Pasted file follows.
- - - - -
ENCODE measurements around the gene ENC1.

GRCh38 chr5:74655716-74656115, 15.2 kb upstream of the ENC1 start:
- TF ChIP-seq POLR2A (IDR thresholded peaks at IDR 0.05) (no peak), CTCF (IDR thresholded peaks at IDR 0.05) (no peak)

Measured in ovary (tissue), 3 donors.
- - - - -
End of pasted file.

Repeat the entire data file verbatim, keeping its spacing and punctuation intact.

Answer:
ENCODE measurements around the gene ENC1.

GRCh38 chr5:74655716-74656115, 15.2 kb upstream of the ENC1 start:
- TF ChIP-seq POLR2A (IDR thresholded peaks at IDR 0.05) (no peak), CTCF (IDR thresholded peaks at IDR 0.05) (no peak)

Measured in ovary (tissue), 3 donors.